Thanks for commenting, Mary. It’s fun to see how everyone approaches it.


  7. I’m with you. I like to check my emails, and social media before I settle down and write. I also like your clean as you go technique. I still get my hands dirty when I go back to edit, and end up dumping or worse, not finishing. ๐Ÿ™‚ I’m so proud that you have finished some great works. BTW, did you draw your header? It is gorgeous! ๐Ÿ™‚

    Liked by 1 person

    • OH, I do a good bit of revising when I’m done with the draft, and have had time to think things over a bit, and then, of course, it all goes to my editor and she and I work out each chapter, too. But I can’t just throw down words and leave them lying there in a jumble. I’ve got to tweak as I go, even if I know more will come later.

      No, I didn’t paint this header. I wish! It’s a thing of beauty, isn’t it? I love it! ๐Ÿ™‚

      Liked by 1 person

        • Thank you so much. I do like the general layout that I established from the start, and having a nice big header gives me room to play around with seasonal images, or images of books, and other writerly things. I enjoy that.โ˜บ๏ธ

          Liked by 1 person

          • I play around with mine a lot. I have had a lot of work done on other blogs I’ve managed by a company AARC. Daniel is redesigning mine a little bit to make it more user friendly and professional. It should be ready when I get back from Australia. ๐Ÿ™‚ I’m so excited. ๐Ÿ™‚

            Liked by 1 person

            • There are a lot of bells and whistles I could add, but I decided I wanted a something straightforward and easy on the eyes. So far, I’m happy with it, though I’m always open to change. Good luck with your redesign and your trip. Sounds fantastic!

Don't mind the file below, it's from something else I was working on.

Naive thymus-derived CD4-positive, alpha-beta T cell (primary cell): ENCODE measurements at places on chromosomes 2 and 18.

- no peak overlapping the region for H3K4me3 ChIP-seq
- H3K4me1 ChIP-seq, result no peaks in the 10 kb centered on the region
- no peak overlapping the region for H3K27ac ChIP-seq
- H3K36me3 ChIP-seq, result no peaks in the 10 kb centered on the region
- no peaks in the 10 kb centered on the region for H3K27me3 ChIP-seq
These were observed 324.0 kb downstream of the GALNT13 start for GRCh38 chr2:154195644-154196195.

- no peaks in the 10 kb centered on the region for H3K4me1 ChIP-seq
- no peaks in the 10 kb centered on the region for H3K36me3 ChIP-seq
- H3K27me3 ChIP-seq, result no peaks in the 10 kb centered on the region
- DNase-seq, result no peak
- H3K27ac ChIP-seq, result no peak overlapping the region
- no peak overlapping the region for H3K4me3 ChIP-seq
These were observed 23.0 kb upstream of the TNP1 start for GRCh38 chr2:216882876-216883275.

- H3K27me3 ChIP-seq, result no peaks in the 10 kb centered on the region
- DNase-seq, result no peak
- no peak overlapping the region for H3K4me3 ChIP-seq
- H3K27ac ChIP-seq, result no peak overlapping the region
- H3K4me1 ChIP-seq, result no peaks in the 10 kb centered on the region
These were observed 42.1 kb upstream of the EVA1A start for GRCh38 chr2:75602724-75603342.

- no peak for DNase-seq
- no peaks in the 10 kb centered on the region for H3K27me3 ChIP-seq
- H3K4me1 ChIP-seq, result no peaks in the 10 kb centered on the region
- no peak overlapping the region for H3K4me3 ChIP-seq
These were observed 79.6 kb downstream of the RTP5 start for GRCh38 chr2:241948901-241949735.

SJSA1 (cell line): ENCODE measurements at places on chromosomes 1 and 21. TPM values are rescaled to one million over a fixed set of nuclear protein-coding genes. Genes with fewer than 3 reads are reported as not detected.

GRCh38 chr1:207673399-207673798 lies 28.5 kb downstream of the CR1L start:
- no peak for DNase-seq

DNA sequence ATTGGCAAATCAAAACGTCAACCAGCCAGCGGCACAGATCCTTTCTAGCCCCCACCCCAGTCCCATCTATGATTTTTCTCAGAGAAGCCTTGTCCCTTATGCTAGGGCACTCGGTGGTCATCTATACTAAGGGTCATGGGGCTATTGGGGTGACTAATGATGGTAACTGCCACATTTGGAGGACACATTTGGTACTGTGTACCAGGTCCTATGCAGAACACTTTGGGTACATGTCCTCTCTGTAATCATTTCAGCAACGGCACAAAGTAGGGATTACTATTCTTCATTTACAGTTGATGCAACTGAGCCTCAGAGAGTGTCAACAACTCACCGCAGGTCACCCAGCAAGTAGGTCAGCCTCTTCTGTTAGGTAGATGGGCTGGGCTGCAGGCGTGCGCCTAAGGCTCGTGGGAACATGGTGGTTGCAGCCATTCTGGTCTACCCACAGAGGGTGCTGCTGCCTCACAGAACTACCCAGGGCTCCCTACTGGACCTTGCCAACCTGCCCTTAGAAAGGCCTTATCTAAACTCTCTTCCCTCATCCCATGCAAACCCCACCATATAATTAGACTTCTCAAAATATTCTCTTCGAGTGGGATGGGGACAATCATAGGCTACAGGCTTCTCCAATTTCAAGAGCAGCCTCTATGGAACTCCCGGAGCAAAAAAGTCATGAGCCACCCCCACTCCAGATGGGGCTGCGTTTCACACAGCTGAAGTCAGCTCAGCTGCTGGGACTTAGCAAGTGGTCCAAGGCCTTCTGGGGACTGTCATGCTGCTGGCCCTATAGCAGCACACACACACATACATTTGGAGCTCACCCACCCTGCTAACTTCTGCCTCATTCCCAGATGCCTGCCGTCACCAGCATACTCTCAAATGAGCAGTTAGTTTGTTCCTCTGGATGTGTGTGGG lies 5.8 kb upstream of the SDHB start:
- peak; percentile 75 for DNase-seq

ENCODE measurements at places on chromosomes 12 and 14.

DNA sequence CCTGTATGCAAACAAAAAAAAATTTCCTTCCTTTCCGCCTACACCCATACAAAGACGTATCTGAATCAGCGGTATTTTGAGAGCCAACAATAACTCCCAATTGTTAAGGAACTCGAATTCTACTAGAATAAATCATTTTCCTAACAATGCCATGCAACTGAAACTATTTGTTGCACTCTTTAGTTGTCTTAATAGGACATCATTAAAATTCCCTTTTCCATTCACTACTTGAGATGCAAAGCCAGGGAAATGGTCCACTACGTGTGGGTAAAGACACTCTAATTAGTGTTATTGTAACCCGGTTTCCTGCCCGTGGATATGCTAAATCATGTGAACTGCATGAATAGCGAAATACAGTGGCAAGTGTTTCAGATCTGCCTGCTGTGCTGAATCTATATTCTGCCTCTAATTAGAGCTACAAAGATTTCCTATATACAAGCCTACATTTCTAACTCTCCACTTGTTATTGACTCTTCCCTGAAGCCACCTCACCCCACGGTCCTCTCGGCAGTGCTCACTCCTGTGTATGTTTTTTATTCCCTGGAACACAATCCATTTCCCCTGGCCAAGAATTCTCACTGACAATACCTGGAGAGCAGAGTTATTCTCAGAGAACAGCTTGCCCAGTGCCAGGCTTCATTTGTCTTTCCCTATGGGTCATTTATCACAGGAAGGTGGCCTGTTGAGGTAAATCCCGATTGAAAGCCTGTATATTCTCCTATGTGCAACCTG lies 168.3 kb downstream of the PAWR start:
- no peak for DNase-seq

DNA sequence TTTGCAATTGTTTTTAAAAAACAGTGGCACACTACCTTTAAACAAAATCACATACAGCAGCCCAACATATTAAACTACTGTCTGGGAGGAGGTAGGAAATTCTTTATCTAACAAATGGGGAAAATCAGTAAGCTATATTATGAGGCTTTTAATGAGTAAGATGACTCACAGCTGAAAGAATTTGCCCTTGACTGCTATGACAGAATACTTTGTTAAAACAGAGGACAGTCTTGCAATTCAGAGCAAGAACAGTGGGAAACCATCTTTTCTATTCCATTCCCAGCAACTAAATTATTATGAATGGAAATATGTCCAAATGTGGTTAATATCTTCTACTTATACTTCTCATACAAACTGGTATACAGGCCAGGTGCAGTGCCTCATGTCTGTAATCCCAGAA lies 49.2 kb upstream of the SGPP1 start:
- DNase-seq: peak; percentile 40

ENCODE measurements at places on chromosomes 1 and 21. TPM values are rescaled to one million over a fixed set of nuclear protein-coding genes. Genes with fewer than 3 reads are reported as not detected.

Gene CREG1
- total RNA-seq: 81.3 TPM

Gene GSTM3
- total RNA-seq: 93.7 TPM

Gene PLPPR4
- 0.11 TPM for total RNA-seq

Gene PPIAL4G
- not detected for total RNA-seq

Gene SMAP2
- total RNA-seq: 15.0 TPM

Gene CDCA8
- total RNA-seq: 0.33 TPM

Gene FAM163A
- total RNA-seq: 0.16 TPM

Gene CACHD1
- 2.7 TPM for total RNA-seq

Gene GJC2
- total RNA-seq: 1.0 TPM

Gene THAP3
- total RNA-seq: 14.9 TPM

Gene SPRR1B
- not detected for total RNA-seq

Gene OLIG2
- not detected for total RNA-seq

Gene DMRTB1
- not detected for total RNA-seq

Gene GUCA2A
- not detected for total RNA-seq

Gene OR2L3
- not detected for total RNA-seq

Liked by 1 person

              • I don’t need bells and whistles. My concern is mostly behind the scenes works well SEO kinds of things, building a mail list, links working. I want to monetize it, too so he’s helping me get that started. That and I am graphically challenged! ๐Ÿ˜๐Ÿ˜๐Ÿ˜๐Ÿธ๐Ÿธ๐Ÿธ I love your new site. It is very professional. ๐Ÿ˜€๐Ÿ˜€

                Liked by 1 person

                • Those are things I should be working on, too, but frankly, I need a virtual assistant to do that stuff. I really hate every minute that takes me away from writing, except for blogging, which I enjoy as another way to write and reach people. A goal in 2017 is to hire someone to handle that stuff so I can work on my books. I only managed to publish ONE in 2017, and I’m not happy about that! I’d been doing one in the spring and another in the fall, but That Darkest Place (which should have been published last month) is way behind, so fingers crossed I get back on target as soon as it’s “out there.” And a VA would help!

                  Liked by 1 person

                • Maybe I should be your VA. I think I am better at marketing and writing non-fiction blog posts than I am at writing fiction. I struggle to write or even work on my books once I’ve finished them, and am not satisfied. I have three or four in the process and nothing finished except the one that hired me to do it. I know my non-fiction may be as good as some books I’ve read, but they are not up to my standards. My fiction – hmmmm. That is like being in a foreign country for me. ๐Ÿ˜